It's the 30th Anniversary of World AIDS Day on Saturday, and Some States Still Don't use Syringe Exchanges as Prevention
Although prevention has improved since the epidemic was identified in the 1980s, some states still don’t have needle exchange programs which can slow the spread of the disease in IV drug users.
The IDEA Exchange at the University of Miami was setup two years ago and since then, it’s still the only needle exchange in the state. As a pilot program it will end in three more years. Medical student and IDEA Exchange volunteer Austin Coye wants to see exchange programs outside of Miami including in her hometown of Orlando.
"Orlando, not only do they have the second highest rate of HIV, but the seventh highest rate of AIDS. Which means that not only are people not getting diagnosed early, but they’re not getting as much treatment as they should be.”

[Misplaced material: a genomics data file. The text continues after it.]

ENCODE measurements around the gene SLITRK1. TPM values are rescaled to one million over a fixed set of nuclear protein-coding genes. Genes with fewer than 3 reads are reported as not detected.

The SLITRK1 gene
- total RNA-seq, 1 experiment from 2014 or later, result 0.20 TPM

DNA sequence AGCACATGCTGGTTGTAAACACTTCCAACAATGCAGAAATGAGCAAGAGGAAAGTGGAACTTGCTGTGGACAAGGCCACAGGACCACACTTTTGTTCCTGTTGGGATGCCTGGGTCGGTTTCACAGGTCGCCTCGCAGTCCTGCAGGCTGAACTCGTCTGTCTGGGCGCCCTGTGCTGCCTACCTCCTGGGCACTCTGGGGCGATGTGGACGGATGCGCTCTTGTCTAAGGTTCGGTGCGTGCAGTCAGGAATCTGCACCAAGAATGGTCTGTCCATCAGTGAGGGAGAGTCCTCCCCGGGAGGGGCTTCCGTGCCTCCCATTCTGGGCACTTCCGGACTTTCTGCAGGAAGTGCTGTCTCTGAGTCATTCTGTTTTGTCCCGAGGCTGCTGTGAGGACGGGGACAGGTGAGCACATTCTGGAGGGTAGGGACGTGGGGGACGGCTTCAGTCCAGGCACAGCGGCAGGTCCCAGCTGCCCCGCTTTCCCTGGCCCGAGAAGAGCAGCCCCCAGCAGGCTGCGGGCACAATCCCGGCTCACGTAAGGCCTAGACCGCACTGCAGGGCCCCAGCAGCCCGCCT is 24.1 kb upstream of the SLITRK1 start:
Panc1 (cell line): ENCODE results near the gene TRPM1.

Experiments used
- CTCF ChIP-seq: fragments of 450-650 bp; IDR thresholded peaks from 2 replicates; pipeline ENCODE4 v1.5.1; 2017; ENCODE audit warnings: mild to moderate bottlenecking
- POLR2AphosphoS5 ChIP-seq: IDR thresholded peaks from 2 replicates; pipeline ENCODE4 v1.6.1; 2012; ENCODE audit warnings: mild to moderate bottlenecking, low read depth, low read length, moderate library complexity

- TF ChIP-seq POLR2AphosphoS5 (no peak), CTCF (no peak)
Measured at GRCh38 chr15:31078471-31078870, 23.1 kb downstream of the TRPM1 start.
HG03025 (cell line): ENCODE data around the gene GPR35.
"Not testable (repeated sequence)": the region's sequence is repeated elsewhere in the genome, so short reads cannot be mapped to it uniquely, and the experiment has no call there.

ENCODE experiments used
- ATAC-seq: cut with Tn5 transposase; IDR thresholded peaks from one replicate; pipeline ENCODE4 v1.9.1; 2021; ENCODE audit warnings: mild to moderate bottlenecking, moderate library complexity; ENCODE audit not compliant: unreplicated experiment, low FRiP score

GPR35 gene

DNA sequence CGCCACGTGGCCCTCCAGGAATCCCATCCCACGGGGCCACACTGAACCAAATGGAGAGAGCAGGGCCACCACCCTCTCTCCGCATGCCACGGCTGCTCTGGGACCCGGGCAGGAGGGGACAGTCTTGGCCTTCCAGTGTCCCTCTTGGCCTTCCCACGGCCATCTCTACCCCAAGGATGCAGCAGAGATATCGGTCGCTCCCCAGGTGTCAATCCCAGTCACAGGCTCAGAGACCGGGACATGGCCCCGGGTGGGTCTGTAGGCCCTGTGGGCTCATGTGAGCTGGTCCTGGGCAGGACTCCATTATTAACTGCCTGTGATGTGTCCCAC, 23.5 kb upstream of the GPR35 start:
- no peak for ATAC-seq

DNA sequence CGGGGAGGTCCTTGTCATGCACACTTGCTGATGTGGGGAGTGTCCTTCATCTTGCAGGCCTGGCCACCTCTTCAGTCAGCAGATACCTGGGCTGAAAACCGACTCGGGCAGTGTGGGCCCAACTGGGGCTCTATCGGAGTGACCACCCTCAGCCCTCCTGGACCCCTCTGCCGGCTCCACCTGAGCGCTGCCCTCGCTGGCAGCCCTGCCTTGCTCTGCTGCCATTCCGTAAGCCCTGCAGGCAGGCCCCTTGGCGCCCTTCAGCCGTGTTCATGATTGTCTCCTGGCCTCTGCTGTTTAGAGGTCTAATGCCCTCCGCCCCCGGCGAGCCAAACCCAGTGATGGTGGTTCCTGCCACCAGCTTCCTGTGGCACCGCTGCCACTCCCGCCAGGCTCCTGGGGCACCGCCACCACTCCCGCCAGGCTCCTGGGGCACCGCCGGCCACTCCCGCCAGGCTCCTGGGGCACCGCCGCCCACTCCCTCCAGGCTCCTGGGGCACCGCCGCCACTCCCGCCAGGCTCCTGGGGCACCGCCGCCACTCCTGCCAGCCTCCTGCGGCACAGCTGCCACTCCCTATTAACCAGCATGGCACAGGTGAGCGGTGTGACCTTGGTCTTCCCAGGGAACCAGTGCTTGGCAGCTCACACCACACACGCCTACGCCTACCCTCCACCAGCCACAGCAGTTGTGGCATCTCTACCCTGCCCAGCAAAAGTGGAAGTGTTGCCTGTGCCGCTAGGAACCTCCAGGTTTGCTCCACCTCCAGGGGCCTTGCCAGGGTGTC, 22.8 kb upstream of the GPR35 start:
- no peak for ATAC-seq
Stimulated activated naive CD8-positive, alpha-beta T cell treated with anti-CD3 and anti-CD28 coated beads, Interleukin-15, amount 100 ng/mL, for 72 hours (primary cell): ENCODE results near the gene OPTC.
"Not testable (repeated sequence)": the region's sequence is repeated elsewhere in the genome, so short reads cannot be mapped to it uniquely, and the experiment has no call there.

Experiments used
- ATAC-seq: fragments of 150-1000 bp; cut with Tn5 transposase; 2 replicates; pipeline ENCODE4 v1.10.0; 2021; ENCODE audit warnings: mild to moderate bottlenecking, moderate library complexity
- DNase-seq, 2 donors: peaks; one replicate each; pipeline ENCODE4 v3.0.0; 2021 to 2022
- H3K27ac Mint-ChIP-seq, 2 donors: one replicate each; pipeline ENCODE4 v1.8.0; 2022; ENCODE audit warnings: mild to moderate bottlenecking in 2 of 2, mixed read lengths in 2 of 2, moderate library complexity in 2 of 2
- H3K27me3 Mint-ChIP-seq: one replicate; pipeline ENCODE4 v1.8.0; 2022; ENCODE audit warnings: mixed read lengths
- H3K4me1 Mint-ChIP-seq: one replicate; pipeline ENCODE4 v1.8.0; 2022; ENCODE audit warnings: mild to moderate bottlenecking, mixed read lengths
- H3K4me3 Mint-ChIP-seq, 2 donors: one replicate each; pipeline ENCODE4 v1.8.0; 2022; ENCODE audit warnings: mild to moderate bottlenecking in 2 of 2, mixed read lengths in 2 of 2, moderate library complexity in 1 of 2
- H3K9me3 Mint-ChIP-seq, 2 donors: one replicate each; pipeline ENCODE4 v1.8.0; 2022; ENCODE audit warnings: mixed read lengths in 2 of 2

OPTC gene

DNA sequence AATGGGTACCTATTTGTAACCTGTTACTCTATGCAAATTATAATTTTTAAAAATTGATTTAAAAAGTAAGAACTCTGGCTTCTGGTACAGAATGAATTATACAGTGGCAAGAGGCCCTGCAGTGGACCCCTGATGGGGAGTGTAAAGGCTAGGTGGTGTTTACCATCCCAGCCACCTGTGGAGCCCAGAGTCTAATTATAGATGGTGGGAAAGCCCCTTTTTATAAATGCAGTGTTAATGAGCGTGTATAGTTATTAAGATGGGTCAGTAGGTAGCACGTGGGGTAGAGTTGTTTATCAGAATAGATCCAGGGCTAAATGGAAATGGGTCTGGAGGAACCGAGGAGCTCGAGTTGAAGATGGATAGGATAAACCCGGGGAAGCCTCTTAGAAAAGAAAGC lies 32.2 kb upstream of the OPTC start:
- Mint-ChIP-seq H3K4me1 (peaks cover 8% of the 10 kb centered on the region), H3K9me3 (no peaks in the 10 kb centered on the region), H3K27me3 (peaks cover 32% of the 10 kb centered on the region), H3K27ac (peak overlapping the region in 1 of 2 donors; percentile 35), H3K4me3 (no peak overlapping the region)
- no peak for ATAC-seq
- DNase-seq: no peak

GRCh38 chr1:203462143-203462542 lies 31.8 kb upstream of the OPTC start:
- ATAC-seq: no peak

IDEA Exchange Director Dr. Hansel Tookes says even though efforts to expand it throughout the rest of the state have failed so far:
"When we passed the pilot legislation, I really feel like it ushered in a new era of looking at HIV prevention in this state. And I'm extremely optimistic that we can spread this program statewide."
A bipartisan bill that would have expanded needle exchanges throughout the state died in the Florida House last spring, but there are calls to resurrect it during the new legislative session.
According to the Centers for Disease Control and Prevention, Orlando ranks second, and Miami ranks first in new HIV cases in the country.
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